As well as short-term weather-related variations, interannual variations in EEI associated with El Niño–Southern Oscillation (ENSO) are substantial, and typically are on the order of ±0.5 W m−2. They are associated with fluctuations in global mean surface temperature (GMST) (Trenberth et al. 2002, 2014; Mayer et al. 2014) as heat is stored in the oceans before being redistributed and some is released back into the atmosphere with an El Niño event (Cheng et al. 2019).

The energy imbalance clearly varies over time (Trenberth et al. 2014, 2016). The only way to determine the EEI is to perform a detailed inventory of the changes in energy in various forms in the climate system, the dominant component of which is changes in OHC (von Schuckmann et al. 2016). Because of changes in atmospheric temperatures, sea and land ice, land temperatures, and snow and water on land, there is no requirement for a match between TOA radiation and OHC tendencies on a monthly basis, but globally the mismatch is strongly constrained to be less than about 0.2 W m−2 [see Trenberth et al. (2014) for an estimate both from observations and a climate model]. But the TOA radiation once calibrated plus the atmospheric reanalyses and OHC then provide the best information on the variability of the EEI and its regional manifestations. As shown here, it is necessary to adjust the OHC tendencies to match the EEI values, and by doing so, the results are “cleaned up” enormously.

In this paper we compute monthly MHT estimates, first globally, and then for two ocean basins. The first is the joint Indo-Pacific region, which is combined through the Indonesian Throughflow (ITF). Independent estimates of ITF would allow the results to be further broken out into the contributions from the Indian and Pacific Oceans, but this will be done elsewhere. The second is the combined Arctic and Atlantic Oceans. In both cases, as discussed below, the flow through the Bering Strait is sufficiently small that we can ignore it. We briefly consider the Indo-Pacific results in the context of ENSO, and we update the Atlantic results and compare with MHT from the RAPID array at 26°N and further consider the influence of the North Atlantic Oscillation (NAO).

2. Data and methods

a. Datasets

We use monthly TOA CERES Energy Balanced and Filled (EBAF) Ed. 4.0 radiation on 1° × 1° grids (Loeb et al. 2009, 2012), from Langley Atmospheric Science Data Center (http://ceres.larc.nasa.gov/order_data.php). Observations from CERES begin in March 2000, and have been extended back in time (Allan et al. 2014) using model results and other constraints. Nevertheless, as questions remain about the earlier reconstruction, those values are used here only for January–February 2000. The global mean net TOA radiation RT is too small to measure directly from satellite, and raw CERES analyzed values of global EEI of 6.5 W m−2 were much larger than the estimated 0.85 W m−2 owing to what are thought to be primarily systematic errors that were adjusted in a somewhat ad hoc manner based on overall OHC changes (Loeb et al. 2009). However, instruments are far more stable than they are absolutely accurate, with calibration stability <0.3 W m−2 per decade (95% confidence) (Loeb et al. 2009), and hence there is considerable confidence in the changes from year to year. Therefore, the long-term average absolute value of global mean RT is established from an inventory of the energy and, in particular, estimates of mean ocean heat uptake (Loeb et al. 2012; Trenberth 2009; Trenberth et al. 2016).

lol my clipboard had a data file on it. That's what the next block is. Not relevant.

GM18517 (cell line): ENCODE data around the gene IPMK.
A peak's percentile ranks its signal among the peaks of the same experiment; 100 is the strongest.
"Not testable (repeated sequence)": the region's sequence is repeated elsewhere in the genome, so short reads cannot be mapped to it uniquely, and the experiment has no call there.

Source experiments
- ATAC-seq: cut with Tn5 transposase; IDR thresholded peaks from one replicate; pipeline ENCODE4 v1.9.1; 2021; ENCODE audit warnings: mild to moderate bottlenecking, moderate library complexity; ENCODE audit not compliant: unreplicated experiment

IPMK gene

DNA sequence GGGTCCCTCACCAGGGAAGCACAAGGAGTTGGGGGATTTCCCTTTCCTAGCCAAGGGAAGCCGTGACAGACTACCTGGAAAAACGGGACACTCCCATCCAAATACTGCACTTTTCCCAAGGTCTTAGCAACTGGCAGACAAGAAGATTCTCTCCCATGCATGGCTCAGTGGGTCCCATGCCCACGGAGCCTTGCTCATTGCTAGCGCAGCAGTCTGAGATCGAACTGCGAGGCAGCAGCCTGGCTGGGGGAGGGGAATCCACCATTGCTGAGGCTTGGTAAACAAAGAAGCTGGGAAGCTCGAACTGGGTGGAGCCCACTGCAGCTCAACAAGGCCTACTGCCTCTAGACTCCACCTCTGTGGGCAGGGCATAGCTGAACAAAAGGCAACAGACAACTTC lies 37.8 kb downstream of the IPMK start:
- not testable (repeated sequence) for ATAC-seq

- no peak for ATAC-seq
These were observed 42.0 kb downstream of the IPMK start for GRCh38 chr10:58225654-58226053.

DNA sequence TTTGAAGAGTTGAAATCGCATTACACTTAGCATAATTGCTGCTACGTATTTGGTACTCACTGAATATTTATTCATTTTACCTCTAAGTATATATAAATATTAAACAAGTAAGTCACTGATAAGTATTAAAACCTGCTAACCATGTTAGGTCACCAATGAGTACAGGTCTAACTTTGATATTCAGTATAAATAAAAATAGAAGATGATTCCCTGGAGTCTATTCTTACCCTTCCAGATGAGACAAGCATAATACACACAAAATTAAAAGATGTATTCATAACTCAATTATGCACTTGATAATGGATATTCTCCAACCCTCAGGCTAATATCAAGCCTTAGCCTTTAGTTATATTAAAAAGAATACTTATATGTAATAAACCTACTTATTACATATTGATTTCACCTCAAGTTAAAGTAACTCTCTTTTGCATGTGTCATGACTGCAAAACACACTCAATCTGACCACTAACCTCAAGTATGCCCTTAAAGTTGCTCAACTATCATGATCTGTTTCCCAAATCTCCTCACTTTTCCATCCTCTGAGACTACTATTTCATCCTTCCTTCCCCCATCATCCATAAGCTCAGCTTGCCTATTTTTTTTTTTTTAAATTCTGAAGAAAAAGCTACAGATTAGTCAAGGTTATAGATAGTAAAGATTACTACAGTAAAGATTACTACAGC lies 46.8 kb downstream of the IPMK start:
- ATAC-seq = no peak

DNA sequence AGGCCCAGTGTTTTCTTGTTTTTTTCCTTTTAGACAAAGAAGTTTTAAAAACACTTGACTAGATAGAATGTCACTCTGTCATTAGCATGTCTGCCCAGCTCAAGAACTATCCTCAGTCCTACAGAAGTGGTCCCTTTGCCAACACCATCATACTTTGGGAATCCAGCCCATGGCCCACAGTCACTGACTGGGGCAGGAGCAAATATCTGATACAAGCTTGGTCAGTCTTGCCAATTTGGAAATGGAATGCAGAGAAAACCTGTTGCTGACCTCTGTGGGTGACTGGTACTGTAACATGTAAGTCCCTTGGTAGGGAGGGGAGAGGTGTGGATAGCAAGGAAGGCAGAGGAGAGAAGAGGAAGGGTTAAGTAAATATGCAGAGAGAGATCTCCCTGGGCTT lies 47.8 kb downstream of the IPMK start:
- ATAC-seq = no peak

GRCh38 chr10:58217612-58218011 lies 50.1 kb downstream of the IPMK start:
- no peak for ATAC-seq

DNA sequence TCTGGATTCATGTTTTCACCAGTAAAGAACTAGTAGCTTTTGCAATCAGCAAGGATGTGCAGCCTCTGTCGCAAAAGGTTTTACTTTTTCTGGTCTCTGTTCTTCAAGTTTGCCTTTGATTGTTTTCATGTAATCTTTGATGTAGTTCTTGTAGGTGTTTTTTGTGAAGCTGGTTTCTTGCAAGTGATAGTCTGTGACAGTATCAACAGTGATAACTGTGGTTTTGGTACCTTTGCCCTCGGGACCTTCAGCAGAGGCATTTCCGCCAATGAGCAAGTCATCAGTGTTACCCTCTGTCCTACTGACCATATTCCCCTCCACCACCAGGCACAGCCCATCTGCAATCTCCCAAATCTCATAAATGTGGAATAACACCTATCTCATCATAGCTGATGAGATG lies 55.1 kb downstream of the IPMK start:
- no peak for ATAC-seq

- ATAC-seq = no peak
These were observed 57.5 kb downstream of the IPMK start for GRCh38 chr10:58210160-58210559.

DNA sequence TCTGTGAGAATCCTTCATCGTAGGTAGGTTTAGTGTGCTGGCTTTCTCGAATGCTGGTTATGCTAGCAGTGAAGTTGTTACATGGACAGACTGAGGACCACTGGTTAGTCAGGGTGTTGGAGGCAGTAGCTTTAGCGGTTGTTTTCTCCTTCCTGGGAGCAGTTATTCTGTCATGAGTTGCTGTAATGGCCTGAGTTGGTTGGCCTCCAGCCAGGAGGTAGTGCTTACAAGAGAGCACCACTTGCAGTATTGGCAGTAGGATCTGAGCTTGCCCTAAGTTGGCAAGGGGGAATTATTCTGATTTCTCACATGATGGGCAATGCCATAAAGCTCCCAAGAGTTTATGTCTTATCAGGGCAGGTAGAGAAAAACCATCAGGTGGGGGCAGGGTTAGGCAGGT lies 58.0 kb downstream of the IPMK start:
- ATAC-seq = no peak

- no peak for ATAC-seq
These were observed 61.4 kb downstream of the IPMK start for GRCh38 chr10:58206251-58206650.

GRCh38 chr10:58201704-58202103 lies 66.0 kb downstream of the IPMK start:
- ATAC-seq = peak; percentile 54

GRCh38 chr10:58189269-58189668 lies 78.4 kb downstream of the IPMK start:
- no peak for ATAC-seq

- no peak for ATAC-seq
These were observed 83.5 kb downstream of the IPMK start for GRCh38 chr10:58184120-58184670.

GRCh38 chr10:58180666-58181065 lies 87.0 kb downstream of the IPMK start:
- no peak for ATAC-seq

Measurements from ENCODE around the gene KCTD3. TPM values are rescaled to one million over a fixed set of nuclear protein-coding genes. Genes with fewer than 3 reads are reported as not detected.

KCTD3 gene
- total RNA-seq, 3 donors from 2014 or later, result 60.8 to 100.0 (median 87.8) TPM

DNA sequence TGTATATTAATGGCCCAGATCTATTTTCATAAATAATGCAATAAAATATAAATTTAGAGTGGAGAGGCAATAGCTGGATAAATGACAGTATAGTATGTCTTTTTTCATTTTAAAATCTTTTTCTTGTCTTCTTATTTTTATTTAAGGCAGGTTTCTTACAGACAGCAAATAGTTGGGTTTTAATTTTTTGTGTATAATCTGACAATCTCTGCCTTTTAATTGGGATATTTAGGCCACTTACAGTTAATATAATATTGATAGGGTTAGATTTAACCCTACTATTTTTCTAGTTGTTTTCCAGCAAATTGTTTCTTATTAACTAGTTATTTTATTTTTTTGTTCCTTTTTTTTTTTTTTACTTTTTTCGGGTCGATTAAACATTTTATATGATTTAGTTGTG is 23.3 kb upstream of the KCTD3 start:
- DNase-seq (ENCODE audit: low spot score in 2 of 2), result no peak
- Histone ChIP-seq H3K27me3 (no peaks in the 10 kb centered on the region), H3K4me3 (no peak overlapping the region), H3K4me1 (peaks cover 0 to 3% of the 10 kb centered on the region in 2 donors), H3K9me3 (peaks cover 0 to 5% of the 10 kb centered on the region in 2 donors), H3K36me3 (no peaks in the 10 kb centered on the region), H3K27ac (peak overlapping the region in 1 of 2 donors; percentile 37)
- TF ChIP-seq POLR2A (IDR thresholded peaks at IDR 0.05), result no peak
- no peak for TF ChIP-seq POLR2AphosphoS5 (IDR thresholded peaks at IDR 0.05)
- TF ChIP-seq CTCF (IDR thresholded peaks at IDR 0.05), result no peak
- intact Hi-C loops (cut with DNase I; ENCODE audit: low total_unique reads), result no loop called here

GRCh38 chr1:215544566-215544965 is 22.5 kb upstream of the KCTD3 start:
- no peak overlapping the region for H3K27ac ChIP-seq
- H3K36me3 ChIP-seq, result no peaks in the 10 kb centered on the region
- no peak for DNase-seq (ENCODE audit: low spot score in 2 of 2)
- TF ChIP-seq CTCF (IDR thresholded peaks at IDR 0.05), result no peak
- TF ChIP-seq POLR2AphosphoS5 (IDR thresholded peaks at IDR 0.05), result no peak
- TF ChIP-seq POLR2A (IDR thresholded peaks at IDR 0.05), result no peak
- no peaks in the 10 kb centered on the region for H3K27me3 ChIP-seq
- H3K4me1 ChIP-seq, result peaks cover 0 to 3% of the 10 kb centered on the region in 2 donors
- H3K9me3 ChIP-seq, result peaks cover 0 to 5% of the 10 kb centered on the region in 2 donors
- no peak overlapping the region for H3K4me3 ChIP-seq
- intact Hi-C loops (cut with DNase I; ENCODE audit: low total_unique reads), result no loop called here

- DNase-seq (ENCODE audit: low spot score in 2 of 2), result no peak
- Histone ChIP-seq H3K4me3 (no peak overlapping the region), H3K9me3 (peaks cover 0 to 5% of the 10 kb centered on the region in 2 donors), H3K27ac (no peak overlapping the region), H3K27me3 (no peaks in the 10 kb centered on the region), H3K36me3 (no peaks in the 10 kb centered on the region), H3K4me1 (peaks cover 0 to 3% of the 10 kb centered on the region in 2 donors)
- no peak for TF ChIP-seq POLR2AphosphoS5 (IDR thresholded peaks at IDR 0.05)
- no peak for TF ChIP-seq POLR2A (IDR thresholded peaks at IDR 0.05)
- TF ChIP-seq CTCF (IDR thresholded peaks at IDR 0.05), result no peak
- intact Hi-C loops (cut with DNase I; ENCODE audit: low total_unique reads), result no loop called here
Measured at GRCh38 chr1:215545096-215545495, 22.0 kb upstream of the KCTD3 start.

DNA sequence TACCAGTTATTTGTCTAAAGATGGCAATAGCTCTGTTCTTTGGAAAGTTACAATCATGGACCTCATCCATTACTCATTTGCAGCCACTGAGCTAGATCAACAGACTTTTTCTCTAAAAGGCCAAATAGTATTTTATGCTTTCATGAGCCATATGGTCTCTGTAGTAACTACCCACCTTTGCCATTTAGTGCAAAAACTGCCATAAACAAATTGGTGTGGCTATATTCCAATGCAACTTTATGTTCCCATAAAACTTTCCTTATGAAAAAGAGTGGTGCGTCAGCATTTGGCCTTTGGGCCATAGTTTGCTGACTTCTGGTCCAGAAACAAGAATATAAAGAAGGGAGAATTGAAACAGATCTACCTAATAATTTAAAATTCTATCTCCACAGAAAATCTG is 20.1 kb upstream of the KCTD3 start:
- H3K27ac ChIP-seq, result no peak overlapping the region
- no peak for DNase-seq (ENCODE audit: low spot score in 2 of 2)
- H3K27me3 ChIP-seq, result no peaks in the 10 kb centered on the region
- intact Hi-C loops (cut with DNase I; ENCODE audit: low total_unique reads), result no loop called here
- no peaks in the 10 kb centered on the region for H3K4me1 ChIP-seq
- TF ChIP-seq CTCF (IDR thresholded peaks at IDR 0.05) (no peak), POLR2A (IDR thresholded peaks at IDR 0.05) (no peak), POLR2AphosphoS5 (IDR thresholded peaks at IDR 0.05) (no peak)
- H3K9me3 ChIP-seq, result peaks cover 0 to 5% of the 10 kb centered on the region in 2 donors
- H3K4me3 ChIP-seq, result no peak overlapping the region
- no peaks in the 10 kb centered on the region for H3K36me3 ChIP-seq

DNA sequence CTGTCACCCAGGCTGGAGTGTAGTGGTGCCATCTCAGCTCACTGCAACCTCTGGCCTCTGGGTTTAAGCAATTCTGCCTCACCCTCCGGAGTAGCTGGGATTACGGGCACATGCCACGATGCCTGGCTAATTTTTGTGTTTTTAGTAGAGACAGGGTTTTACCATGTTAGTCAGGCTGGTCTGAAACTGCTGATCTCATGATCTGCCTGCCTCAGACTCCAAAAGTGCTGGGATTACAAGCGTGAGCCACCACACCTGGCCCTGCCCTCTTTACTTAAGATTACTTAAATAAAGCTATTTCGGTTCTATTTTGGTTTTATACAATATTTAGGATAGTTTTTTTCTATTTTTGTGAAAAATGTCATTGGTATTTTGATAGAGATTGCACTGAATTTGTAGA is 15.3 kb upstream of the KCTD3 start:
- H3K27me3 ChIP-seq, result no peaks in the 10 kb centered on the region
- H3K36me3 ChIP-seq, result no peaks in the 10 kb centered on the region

The atmospheric computations here all utilize only the ERA-Interim (ERA-I) (Dee et al. 2011) (http://data-portal.ecmwf.int/data/d/interim_daily/), as they are superior in several assessments and much improved over earlier reanalyses (e.g., Trenberth et al. 2011; Trenberth and Fasullo 2013). They have been comprehensively evaluated for conservation properties by Berrisford et al. (2011) and for air temperatures and humidity (Simmons et al. 2010, 2014) and the water and energy cycles (Trenberth et al. 2011; Trenberth and Fasullo 2013). ERA-I did not include comprehensive TOA forcings and volcanic aerosols, such as those from the eruption of Mount Pinatubo in 1991, and the TOA radiation is biased (Trenberth and Fasullo 2013). Accordingly, we have here confined diagnostics to after 2000. The budget computations for the atmosphere are performed on 60 model levels every 6 h at T255 (about 79 km) resolution, and results are mass corrected to ensure that the atmospheric mass is conserved (see Trenberth and Stepaniak 2003a,b; Trenberth and Fasullo 2018). All datasets were averaged or interpolated to a 1° resolution for the computations presented.